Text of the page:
I might be surprised, but a team of top MIT researchers don't strike me as stupid enough to make that kind of mistake.


RE: Sounds intriguing..
By Spuke on 7/17/2008 11:11:34 AM , Rating: 2
quote:
I might be surprised, but a team of top MIT researchers don't strike me as stupid enough to make that kind of mistake.
They didn't say either way so it's all an assumption. I guess I need to read the journal to find out.


RE: Sounds intriguing..
By Spuke on 7/17/2008 11:13:46 AM , Rating: 2
Here's the original article:
http://tinyurl.com/5zj3bq


RE: Sounds intriguing..
By masher2 (blog) on 7/17/2008 11:18:34 AM , Rating: 3
> "It seems you're implying that this might breakdown in a couple years or less. I might be surprised, but a team of top MIT researchers don't strike me as stupid enough to make that kind of mistake. "

Prepare to be surprised then:

quote:
Although the new dyes are not as fragile as the ones used in the 1970s, they still have a lifetime of only about three months, Baldo told New Scientist. "That by itself is not good enough, but it's on the way."
http://technology.newscientist.com/article/dn14293...


RE: Sounds intriguing..
By JasonMick (blog) on 7/17/2008 11:31:15 AM , Rating: 3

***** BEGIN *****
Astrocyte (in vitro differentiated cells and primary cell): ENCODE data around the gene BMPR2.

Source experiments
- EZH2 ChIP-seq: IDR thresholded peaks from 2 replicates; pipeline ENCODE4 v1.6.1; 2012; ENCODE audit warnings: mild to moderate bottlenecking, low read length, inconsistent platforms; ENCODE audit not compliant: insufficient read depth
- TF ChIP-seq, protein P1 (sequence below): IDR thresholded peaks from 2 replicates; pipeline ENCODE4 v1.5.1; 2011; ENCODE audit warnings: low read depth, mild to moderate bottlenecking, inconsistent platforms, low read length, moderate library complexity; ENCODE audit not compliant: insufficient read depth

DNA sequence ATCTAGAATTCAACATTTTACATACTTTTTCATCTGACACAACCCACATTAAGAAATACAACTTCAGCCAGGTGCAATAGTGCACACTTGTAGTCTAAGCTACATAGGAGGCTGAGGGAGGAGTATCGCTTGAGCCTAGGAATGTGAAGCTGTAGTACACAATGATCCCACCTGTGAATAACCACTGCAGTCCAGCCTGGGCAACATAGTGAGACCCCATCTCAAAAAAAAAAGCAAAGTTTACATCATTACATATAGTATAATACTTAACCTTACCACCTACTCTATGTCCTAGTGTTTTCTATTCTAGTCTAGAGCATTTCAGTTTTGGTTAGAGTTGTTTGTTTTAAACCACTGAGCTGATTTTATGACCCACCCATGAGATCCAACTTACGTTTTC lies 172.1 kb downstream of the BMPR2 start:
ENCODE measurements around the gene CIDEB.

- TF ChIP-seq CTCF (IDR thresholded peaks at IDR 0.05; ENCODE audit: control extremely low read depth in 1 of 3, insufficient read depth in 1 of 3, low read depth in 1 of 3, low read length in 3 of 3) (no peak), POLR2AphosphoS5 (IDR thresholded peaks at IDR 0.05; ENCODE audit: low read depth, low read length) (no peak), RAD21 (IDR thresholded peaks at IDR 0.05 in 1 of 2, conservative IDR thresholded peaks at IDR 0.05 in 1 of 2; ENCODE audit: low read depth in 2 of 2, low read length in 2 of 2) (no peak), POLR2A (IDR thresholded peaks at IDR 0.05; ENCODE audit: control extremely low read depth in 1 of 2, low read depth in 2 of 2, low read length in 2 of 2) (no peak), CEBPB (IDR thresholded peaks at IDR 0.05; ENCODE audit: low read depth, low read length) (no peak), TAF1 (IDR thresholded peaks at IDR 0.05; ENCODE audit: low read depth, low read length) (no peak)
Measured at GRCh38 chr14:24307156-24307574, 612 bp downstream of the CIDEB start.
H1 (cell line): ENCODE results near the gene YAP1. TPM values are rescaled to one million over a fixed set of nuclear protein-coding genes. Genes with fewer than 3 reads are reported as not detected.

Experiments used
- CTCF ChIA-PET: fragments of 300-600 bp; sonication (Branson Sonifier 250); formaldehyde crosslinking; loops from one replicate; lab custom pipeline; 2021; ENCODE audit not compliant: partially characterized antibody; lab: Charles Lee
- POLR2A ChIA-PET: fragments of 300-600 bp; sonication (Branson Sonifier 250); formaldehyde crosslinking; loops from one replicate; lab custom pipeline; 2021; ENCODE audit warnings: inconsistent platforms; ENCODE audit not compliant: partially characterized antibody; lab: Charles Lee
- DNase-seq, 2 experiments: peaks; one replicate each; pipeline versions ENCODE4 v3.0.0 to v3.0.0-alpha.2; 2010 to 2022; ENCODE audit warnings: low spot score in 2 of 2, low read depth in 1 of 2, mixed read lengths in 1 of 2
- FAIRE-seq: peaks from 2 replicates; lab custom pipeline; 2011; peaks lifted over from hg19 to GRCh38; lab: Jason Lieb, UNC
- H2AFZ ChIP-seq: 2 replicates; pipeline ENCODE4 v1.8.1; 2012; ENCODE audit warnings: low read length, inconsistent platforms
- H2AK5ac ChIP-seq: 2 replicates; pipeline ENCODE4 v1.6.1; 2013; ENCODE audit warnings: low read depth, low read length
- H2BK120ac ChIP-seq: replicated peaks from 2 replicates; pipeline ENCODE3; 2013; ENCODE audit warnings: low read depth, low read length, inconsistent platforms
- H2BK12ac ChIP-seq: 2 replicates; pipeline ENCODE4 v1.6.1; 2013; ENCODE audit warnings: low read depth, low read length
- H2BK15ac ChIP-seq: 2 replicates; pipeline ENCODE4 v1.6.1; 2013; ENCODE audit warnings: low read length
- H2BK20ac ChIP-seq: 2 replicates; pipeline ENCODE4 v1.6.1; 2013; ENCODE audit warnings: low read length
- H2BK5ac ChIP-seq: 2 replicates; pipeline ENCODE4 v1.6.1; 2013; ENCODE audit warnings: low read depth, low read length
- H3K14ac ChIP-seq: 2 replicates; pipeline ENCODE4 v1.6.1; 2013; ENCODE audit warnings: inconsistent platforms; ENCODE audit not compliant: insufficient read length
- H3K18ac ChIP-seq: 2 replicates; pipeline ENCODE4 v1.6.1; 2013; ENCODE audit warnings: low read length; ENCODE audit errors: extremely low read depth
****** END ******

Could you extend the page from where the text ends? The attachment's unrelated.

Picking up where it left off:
I'm not surprised. Notice I said that when this is RELEASED in three years I expect them to have worked out any issues and for it to have a decent lifespan.

As the lead researcher Baldo states in the article you refer to, right after your quoted portion in fact, "That by itself is not good enough, but it's on the way."

There's ways to dramatically modify organic chemicals to extend their life without impairing their functionality, it just takes more research.


RE: Sounds intriguing..
By masher2 (blog) on 7/17/2008 11:52:47 AM , Rating: 4
But your article says this is expected to be deployed within three years. Solving the problem of organic dye lifespan could easily take far longer than that. Which is why I said the lifespan issue is probably the largest problem of all.


RE: Sounds intriguing..
By SiliconJon on 7/20/2008 1:53:16 PM , Rating: 2
Another technology touted as ready or near ready that is nowhere of the sort. This political malfeasance of our science is disgustipating. A life span of 3 months is useless in a permanent application, and while the breakthrough is a great stepping stone it is nowhere near the top of the stairwell.


RE: Sounds intriguing..
By DBRfreak on 7/17/2008 11:20:09 AM , Rating: 3
I'll disagree.

Without knowing the entire team's academic background, it's impossible to say for sure, but as electrical engineers, I'll assume that their undergraduate coursework in chemistry stopped at general/inorganic 2. If they had an undergraduate degree in chemical engineering, then the situation is obviously different, but being able to predict or know the lifespan of complex organic molecules is the domain of trained chemists, which the article indicates the team is not.

However, the people who did the original work with the dyes in the 70's might have an idea. MIT is full of bright people, but there's a huge difference between a Sc.D in Electrical and a Ph.D in Chemistry.